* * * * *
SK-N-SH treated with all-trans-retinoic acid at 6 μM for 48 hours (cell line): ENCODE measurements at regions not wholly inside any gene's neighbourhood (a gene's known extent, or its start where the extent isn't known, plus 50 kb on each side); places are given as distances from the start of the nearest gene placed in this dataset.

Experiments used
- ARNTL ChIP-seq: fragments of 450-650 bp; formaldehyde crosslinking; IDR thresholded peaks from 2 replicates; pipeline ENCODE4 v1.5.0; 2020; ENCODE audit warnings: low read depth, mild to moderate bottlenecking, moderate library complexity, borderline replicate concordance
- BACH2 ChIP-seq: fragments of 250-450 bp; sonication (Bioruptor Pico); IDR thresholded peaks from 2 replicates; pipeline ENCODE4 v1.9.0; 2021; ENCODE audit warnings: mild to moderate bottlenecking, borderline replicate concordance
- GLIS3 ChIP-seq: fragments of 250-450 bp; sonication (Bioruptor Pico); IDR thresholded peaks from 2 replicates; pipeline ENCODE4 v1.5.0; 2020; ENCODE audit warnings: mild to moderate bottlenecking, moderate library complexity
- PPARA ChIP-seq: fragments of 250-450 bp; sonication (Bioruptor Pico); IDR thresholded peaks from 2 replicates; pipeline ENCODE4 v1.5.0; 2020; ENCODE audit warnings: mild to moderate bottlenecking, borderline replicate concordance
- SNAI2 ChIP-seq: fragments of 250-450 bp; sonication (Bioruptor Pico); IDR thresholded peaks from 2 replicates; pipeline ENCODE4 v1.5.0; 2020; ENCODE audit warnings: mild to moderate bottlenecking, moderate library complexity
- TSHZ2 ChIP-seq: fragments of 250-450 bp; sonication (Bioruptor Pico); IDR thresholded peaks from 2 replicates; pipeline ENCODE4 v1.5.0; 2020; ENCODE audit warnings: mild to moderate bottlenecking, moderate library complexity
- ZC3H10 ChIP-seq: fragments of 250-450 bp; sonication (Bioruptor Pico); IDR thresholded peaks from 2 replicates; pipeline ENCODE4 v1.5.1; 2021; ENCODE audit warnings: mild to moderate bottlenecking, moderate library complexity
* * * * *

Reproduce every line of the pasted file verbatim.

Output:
SK-N-SH treated with all-trans-retinoic acid at 6 μM for 48 hours (cell line): ENCODE measurements at regions not wholly inside any gene's neighbourhood (a gene's known extent, or its start where the extent isn't known, plus 50 kb on each side); places are given as distances from the start of the nearest gene placed in this dataset.

Experiments used
- ARNTL ChIP-seq: fragments of 450-650 bp; formaldehyde crosslinking; IDR thresholded peaks from 2 replicates; pipeline ENCODE4 v1.5.0; 2020; ENCODE audit warnings: low read depth, mild to moderate bottlenecking, moderate library complexity, borderline replicate concordance
- BACH2 ChIP-seq: fragments of 250-450 bp; sonication (Bioruptor Pico); IDR thresholded peaks from 2 replicates; pipeline ENCODE4 v1.9.0; 2021; ENCODE audit warnings: mild to moderate bottlenecking, borderline replicate concordance
- GLIS3 ChIP-seq: fragments of 250-450 bp; sonication (Bioruptor Pico); IDR thresholded peaks from 2 replicates; pipeline ENCODE4 v1.5.0; 2020; ENCODE audit warnings: mild to moderate bottlenecking, moderate library complexity
- PPARA ChIP-seq: fragments of 250-450 bp; sonication (Bioruptor Pico); IDR thresholded peaks from 2 replicates; pipeline ENCODE4 v1.5.0; 2020; ENCODE audit warnings: mild to moderate bottlenecking, borderline replicate concordance
- SNAI2 ChIP-seq: fragments of 250-450 bp; sonication (Bioruptor Pico); IDR thresholded peaks from 2 replicates; pipeline ENCODE4 v1.5.0; 2020; ENCODE audit warnings: mild to moderate bottlenecking, moderate library complexity
- TSHZ2 ChIP-seq: fragments of 250-450 bp; sonication (Bioruptor Pico); IDR thresholded peaks from 2 replicates; pipeline ENCODE4 v1.5.0; 2020; ENCODE audit warnings: mild to moderate bottlenecking, moderate library complexity
- ZC3H10 ChIP-seq: fragments of 250-450 bp; sonication (Bioruptor Pico); IDR thresholded peaks from 2 replicates; pipeline ENCODE4 v1.5.1; 2021; ENCODE audit warnings: mild to moderate bottlenecking, moderate library complexity